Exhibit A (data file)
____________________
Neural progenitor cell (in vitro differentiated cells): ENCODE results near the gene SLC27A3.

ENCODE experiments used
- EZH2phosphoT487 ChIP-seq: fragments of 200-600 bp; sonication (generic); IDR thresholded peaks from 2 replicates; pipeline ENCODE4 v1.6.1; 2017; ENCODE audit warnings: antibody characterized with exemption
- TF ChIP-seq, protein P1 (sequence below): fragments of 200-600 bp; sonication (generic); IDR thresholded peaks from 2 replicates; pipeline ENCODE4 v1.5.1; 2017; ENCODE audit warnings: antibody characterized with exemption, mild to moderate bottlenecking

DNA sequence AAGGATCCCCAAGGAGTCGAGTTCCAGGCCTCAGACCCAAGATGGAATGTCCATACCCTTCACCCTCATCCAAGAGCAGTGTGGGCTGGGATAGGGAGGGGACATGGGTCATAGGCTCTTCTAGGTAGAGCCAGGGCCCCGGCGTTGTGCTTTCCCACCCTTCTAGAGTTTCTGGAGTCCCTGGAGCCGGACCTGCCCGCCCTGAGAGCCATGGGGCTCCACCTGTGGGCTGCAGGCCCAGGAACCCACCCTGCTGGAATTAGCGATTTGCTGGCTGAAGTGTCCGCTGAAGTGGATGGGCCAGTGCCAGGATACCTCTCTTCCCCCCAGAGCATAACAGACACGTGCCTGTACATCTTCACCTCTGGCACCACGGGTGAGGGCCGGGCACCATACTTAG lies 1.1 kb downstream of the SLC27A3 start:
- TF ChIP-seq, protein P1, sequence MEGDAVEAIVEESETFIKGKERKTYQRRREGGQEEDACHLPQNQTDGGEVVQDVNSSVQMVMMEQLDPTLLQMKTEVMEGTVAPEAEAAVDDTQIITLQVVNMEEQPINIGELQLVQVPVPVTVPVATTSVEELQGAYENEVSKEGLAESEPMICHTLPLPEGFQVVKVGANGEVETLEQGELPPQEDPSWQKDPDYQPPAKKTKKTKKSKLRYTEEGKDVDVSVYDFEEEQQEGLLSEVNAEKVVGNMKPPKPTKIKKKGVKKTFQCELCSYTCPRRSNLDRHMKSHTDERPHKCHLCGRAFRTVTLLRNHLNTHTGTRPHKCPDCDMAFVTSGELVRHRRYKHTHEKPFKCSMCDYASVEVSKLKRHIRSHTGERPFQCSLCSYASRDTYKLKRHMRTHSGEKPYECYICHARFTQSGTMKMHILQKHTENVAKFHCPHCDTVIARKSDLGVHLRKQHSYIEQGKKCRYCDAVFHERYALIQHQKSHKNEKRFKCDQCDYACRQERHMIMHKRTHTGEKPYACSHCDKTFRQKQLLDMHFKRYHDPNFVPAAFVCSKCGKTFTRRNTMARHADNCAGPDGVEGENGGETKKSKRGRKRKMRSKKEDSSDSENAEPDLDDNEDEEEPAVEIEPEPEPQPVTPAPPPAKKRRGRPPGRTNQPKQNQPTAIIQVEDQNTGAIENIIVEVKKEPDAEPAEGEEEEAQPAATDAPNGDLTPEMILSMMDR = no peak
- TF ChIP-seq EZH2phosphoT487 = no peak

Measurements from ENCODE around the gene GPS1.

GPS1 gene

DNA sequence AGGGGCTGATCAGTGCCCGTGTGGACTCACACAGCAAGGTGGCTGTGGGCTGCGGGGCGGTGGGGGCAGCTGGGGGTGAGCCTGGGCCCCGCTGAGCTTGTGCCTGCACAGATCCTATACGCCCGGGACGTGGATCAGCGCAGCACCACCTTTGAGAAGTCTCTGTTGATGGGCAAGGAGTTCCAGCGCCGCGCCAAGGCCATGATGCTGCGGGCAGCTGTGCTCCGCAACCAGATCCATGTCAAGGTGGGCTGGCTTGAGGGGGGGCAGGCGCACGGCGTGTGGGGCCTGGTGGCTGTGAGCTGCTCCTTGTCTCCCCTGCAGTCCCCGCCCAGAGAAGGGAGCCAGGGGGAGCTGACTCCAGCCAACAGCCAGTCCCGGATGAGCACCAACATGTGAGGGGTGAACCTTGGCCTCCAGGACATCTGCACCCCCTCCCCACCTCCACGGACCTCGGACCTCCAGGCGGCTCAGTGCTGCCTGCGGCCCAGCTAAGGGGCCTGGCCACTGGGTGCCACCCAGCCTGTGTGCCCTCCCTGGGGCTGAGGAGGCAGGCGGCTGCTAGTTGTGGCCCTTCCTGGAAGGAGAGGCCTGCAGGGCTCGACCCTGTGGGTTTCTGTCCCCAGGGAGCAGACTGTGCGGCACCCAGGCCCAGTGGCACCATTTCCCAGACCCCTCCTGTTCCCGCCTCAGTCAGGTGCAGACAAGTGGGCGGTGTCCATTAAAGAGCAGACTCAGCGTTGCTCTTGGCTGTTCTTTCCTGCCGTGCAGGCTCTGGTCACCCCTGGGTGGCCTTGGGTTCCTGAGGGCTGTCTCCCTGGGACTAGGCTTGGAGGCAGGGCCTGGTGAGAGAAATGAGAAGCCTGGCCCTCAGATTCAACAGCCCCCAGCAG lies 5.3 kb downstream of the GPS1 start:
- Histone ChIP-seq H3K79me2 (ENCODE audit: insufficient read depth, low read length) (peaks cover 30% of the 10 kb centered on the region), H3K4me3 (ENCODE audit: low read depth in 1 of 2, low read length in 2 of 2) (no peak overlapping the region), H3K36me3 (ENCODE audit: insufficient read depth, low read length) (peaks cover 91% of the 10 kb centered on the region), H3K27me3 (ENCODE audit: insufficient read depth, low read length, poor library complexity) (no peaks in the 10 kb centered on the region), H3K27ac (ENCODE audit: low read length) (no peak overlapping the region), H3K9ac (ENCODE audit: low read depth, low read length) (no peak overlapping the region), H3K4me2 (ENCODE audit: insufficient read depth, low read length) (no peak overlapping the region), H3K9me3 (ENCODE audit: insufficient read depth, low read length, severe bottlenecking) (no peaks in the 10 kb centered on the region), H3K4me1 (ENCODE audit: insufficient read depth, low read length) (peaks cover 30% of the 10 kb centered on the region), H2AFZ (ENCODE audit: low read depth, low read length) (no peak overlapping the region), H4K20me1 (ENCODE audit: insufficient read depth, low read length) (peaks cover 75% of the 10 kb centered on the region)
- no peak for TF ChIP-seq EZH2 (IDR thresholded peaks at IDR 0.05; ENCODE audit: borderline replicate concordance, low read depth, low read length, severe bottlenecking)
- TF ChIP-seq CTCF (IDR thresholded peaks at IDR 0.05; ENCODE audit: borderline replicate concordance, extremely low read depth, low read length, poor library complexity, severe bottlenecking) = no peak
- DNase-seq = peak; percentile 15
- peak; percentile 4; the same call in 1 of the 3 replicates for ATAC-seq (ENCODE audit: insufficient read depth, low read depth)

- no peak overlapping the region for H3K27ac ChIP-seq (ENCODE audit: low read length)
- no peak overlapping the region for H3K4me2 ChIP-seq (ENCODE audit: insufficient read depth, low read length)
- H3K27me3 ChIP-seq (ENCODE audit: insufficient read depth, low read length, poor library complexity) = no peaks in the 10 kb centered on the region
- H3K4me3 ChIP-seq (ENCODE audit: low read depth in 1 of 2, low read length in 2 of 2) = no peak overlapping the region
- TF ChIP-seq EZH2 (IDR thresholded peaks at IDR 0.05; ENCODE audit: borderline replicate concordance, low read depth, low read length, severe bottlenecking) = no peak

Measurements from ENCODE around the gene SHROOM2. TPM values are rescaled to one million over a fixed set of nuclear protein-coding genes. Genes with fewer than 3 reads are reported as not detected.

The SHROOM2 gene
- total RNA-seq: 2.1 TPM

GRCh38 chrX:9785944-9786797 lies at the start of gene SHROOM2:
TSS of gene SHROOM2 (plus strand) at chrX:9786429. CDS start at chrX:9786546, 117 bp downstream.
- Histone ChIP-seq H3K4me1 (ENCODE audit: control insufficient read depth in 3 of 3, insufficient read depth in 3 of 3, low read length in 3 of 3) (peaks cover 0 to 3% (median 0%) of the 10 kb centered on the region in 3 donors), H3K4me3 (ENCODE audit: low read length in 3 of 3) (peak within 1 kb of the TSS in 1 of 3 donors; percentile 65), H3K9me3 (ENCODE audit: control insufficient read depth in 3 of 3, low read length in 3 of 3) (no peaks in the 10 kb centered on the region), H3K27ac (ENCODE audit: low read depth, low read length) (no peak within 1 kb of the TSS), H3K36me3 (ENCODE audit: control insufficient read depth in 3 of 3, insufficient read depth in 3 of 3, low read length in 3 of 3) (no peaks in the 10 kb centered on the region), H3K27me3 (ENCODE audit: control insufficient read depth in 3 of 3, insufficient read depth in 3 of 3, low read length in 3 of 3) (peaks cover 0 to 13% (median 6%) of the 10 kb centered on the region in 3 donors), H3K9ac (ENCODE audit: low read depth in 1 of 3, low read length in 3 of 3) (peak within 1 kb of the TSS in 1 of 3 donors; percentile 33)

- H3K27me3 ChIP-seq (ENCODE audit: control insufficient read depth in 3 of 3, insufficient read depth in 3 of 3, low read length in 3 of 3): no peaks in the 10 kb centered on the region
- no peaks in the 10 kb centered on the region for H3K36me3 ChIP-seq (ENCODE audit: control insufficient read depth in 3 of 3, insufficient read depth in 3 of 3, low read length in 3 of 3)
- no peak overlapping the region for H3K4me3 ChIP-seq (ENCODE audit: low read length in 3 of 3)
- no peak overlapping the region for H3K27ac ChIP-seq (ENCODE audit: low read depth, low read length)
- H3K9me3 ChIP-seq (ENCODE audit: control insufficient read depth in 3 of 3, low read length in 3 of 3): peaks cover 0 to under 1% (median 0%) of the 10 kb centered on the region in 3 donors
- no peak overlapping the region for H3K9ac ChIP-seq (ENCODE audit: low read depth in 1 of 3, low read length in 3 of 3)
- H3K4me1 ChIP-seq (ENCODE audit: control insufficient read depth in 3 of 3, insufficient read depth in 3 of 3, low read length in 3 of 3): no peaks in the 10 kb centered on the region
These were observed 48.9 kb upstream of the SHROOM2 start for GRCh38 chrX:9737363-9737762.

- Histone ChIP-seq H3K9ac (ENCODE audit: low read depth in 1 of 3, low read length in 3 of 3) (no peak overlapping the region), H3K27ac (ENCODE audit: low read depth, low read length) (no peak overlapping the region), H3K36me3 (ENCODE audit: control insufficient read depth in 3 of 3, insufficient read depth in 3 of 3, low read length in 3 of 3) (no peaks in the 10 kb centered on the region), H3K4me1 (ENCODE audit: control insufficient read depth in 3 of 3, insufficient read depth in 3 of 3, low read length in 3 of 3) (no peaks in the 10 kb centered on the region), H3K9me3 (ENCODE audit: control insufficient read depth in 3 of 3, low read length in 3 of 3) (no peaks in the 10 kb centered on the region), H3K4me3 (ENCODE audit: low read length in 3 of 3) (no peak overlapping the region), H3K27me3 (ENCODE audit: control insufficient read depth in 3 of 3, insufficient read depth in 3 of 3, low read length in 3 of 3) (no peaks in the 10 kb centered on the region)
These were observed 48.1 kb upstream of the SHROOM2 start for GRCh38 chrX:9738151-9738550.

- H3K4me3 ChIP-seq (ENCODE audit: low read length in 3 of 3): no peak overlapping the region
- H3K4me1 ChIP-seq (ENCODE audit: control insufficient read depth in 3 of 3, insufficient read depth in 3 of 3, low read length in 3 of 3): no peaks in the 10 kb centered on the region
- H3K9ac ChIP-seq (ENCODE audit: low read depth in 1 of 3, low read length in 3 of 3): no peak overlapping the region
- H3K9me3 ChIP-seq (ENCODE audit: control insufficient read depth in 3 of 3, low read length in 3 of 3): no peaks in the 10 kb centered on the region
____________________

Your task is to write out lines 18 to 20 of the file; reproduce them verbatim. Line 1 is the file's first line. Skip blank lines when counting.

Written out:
- H3K27me3 ChIP-seq (ENCODE audit: insufficient read depth, low read length, poor library complexity) = no peaks in the 10 kb centered on the region
- H3K4me3 ChIP-seq (ENCODE audit: low read depth in 1 of 2, low read length in 2 of 2) = no peak overlapping the region
- TF ChIP-seq EZH2 (IDR thresholded peaks at IDR 0.05; ENCODE audit: borderline replicate concordance, low read depth, low read length, severe bottlenecking) = no peak